Google
WWW を検索 「園田義明めも。」を検索

「周永康」発言に異変を嗅ぎ取る欧米メディア2011/02/22 09:06

「周永康」発言に異変を嗅ぎ取る欧米メディア


欧米メディアが注目している「周永康」発言。その肩書きは共産党中央政治局常務委員・中央政法(公安・司法)委書記。

本当に言ったかどうかはわからないが、揃って「社会不安を和らげる新たな方法を見つける必要がある」との発言を強調して伝えている。

中国版「ジャスミン革命」にブルブル・パンダ。神経をとがらせて必死の報道規制中。欧米メディアは「新たな方法を見つけないと大変なことになる」との中国の焦りを嗅ぎ取っているようだ。

2月15日のインターネットの自由に関する演説。中国名指しで「独裁者のジレンマ」に直面すると語ったのはクリントン米国務長官。

その米国や香港では中国民主派支援の動き。Xデーが迫っているのか。そこには何やら「Xデーをいつでも仕掛けられるぞ」との欧米流の脅しも見え隠れ。


<関連記事引用>

○社会管理の強化・革新を強調 周永康政治局常務委員
2011/02/21 新華社ニュース(中国通信社)

 (中国通信=東京)北京20日発新華社電によると、中国の周永康共産党中央政治局常務委員・中央政法(公安・司法)委書記は同日午前、一級行政区・中央省庁クラス主要指導幹部の社会管理とその革新(イノベーション)に関するセミナーで演説し、胡錦涛総書記の同セミナーでの重要演説を真剣に学び、貫き、経済・社会発展の新たな情勢に適応し、社会管理を強化、革新し、中国の特色ある社会主義の社会管理体系を築き、党の執政(政権運営)の地位を固め、人民の根本的利益を守り、国の長期的安定を保証しなければならないと強調した。

 周永康氏はまた次のように強調した。社会管理の強化・革新は社会管理分野の一つの改革であり、中国の実情から出発し、自らの道を歩み、伝統的優位性の発揮と革新・発展の関係を正しく処理すべきで、過去を全面的に否定し、別のことを行うことはできない。政治的優位性と制度面の優位性を発揮し、国外の有益な成果を参考にし、党委員会が指導し、政府が責任を負い、社会が協力し、大衆が参加する社会管理構造を整え、社会管理の科学的水準を高める。各級党委員会は社会をリードし、社会を組織し、社会を管理し、社会に寄与する能力を高め、末端の党組織を大衆のために利益をはかる闘いの砦に築き、広範な党員が大衆に寄与する中で先進性を示すようにしなければならない。労働者、青年、女性などの大衆組織、末端大衆自治組織、社会組織、企業・事業体が社会管理に積極的に参加し、党委員会、政府との相互補完・相互作用の社会管理ネットワークに積極的に参加しなければならない。組織・大衆の社会管理への法律に基づく秩序ある参加を促し、社会管理に人々が参加し、調和社会を人々が共有する良好な局面を築くため努力しなければならない。

 周永康氏は次のように強調した。社会管理体制、仕組み、制度の革新を積極的に推進する。人口サービス管理面で住民身分証制度を整備し、国の人口基礎情報データベースを確立し、実際の人口に対する管理サービス水準を高める。経済組織管理の面で労使関係の協調・協議の仕組みを確立し、調和のとれた労使関係の構築に努力する。社会組織管理の面で、個別発展・管理の仕組みを確立し、社会組織の健全かつ秩序ある発展をはかる。海外非政府組織(NPO)の中国での活動管理の面で、合同管理の仕組みを確立し、正当な交流・協力を保護し、法律に基づいて管理を強化する。インターネット管理の面で党委員会が統一的に指導し、政府が厳格に管理し、企業が法律に従って運営し、業界が自主規制を強化し、社会全体が共同で監督する総合的管理構造を築き、健全な発展をはかる。社会矛盾解消の面で党と政府が主導する、大衆の権益を守る仕組みを整え、大衆の権益を主体的に法律に従って守り、矛盾・紛争を萌芽の状態のうちに解消する努力をする。社会治安の面で平安を作り出す活動を深く進め、社会治安体系を確立し、寛容と厳格を結びつけた刑事政策を実行に移し、大衆の生命・財産の安全に重大な影響を与える各種犯罪を防ぎ、取り締まる度合いを強め、また社会的対立を減らし、社会の調和をはかる。市場経済秩序を維持する面で、社会信頼制度を確立し、偽物製造・販売を厳しく取り締まり、人民の生命・健康の安全を保障する。精神衛生の面で、予測、警戒、誘導、救助の仕組みを確立し、社会構成員の心の問題を迅速に見つけ、解決し、社会的リスクを防ぎ、減らす。


○周永康氏、北京の警備状況を視察 社会的矛盾の解消強調
2011/02/03 新華社ニュース(中国通信社)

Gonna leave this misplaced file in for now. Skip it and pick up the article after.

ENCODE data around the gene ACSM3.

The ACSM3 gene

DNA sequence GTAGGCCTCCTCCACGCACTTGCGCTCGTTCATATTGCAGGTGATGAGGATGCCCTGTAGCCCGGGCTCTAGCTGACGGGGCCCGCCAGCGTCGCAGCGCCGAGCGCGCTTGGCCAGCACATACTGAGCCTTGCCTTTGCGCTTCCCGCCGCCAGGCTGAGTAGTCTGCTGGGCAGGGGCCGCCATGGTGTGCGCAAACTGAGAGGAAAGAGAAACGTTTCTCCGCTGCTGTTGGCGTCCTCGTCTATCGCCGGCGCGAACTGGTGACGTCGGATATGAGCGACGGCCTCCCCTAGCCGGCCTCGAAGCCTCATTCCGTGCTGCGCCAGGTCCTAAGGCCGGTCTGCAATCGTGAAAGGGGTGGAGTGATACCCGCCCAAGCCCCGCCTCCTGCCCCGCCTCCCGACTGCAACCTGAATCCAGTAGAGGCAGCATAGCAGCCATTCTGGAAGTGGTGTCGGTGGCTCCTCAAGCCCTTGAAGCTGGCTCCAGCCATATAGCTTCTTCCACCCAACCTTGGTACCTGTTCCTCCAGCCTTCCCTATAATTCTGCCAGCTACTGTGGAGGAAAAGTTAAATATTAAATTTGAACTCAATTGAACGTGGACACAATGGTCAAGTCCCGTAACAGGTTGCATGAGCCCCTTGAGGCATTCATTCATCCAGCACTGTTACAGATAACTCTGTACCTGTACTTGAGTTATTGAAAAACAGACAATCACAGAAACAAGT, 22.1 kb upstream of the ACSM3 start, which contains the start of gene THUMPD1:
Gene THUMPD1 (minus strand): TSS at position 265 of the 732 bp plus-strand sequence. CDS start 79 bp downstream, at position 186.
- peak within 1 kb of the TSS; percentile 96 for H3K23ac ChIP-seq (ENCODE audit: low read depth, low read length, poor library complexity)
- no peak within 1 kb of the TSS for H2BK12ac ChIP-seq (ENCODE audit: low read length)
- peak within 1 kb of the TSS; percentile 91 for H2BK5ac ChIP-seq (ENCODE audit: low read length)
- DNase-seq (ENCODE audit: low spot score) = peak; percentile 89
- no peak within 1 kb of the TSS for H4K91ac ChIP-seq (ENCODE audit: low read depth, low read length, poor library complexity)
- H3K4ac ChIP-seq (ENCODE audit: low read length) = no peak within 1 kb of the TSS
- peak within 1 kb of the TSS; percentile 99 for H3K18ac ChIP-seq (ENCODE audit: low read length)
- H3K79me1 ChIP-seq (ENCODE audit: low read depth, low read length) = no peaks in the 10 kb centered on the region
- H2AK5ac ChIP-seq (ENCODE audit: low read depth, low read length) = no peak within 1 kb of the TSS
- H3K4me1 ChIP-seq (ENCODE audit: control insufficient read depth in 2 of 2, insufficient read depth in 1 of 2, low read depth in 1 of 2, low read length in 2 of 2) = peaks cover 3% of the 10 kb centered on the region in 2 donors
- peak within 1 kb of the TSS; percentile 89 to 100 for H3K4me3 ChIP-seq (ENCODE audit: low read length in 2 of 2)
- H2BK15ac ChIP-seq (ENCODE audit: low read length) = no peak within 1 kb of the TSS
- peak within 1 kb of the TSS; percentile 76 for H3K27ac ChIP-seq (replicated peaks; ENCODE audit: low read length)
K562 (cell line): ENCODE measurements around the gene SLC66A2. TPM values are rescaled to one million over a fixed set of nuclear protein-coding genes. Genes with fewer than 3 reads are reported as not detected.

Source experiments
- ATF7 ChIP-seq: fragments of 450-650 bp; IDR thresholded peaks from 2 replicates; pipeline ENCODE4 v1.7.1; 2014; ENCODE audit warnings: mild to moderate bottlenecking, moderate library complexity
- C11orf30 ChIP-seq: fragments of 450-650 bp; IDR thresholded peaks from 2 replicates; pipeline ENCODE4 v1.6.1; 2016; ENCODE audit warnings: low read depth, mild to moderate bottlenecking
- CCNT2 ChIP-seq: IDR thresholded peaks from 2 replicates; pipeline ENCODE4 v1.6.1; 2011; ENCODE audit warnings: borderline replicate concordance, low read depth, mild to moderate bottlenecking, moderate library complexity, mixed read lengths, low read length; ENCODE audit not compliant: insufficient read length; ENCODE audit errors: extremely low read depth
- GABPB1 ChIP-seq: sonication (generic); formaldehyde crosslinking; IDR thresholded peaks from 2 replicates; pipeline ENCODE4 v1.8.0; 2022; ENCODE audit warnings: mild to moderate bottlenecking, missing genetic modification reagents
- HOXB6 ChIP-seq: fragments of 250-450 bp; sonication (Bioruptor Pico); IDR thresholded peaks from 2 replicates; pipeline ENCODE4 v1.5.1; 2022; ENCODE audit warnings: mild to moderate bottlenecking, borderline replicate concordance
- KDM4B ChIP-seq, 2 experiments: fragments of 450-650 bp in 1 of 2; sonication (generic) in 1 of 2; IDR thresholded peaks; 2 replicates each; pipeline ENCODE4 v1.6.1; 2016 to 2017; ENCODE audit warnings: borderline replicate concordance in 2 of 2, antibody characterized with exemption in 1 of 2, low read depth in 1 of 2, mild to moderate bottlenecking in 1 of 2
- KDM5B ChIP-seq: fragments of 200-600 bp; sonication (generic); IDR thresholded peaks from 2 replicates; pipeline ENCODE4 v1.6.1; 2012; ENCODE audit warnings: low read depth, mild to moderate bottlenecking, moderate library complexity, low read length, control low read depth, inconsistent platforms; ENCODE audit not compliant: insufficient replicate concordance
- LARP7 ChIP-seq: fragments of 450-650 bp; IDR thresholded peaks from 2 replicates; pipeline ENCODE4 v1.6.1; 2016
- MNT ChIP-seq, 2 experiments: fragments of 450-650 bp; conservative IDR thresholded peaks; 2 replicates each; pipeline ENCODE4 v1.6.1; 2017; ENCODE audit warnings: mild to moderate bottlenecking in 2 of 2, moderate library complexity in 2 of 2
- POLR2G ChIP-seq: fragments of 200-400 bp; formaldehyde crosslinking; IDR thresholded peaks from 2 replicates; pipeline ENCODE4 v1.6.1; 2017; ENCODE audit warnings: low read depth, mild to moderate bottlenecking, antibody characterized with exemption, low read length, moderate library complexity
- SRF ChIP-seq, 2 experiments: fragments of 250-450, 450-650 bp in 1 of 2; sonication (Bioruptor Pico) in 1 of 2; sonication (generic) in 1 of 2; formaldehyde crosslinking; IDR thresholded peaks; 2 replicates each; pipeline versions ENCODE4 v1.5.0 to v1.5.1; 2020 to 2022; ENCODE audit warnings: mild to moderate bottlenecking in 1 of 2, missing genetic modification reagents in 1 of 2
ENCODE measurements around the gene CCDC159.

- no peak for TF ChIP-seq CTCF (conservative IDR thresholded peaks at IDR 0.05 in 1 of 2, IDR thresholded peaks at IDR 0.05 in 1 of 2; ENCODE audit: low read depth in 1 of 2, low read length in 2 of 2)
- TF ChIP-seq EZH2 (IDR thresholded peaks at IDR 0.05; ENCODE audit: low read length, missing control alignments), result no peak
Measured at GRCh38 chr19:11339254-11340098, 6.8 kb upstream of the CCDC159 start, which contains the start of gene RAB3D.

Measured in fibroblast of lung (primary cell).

(中国通信=東京)北京1日発新華社電によると、春節(旧正月、今年は2月3日)を前に、周永康共産党中央政治局常務委員・中央政法(公安司法)委書記は1日、首都北京の警備や裁判所、パトロールなどの状況を視察し、第一線の警察官、武装警察将兵、治安担当者を慰労し、新春のあいさつを述べた。

 東城区人民法院(地裁)を訪れた際、周氏は「現在、社会的矛盾はまだ比較的多く、裁判官の責任は重い。各級法院は公正、クリーンで、人民のための司法という中核的価値観を発揚し、裁判の管理を刷新し、より一層大衆を尊重し、大衆の便宜を図り、大衆に寄与し、社会的矛盾を有効に解消し、裁判で人の和をはかり、大衆が公平・正義を身近に感じられるようにしなければならない」と強調した。

 また北京特殊警察が天安門地区で実施している武装パトロールを称賛し、これは犯罪に対する抑止力になり、また突発的事態が起きれば直ぐに対応し、迅速に処理でき、こうしたやり方を続けるべきだと強調した。

 中南海地区の派出所を訪れた際、周氏は力を科学的に配置し、大衆のために積極的に寄与し、スムーズな交通をはかり、防火に努め、治安秩序を維持し、人々が楽しく春節を過ごせるようにすることを希望した。

 視察には王楽泉党中央政治局委員・中央政法委副書記、劉淇・同政治局委員・北京市党委書記、孟建柱国務委員・公安相、王勝俊最高人民法院院長が同行した。


中国、一斉集会封じ込め、全人代控え北京緊張―民主化機運を引き締め。
2011/02/22 日本経済新聞 朝刊

 北京や上海など13都市での一斉集会の開催が不発に終わった中国では21日、インターネット規制など当局による集会阻止に向けた動きが加速している。民主化を目指す呼びかけなどを契機に北京で群衆が集まった20日の事態は異例なだけに、共産党・政府は危機感を抱いており、3月5日に全国人民代表大会(国会に相当)の開幕を控え、首都は緊張に包まれそうだ。

 ネットでの呼びかけが端緒となった集会の予定時刻は20日午後2時(日本時間同3時)。政変を起こしたチュニジアのジャスミン革命に倣い、共産党一党独裁の廃止などを求めるはずだったが、各地の公安当局が多数の警察官を配置し、集会やデモを未然に防いだ。

 一時、数百~数千人が集まった北京と上海では公安当局が計5人を連行。公安当局者によると、事情聴取に当たった警察官は「今回は呼びかけに従っただけの行為なので大目にみるが、今後は国家政権転覆扇動罪で摘発する」と参加者にクギを刺したという。

 集会の呼びかけは、中国では閲覧不可能なはずのミニブログ「ツイッター」上の書き込みが、国内サイトに次々と転載されていっただけに、当局はネット情報の監視に懸命だ。治安を担当する周永康・党政治局常務委員は20日、地方幹部らにネットを含めた社会管理の強化を指示した。

 北京の集合場所に指定されていたのは繁華街の王府井大通りだったが、21日からは「王府井」と入力しての検索だけでなく、王府井の文字を含む書き込みや携帯メールは発信できなくなった。呼びかけを掲載した反体制派のニュースサイトは閲覧できない状態だ。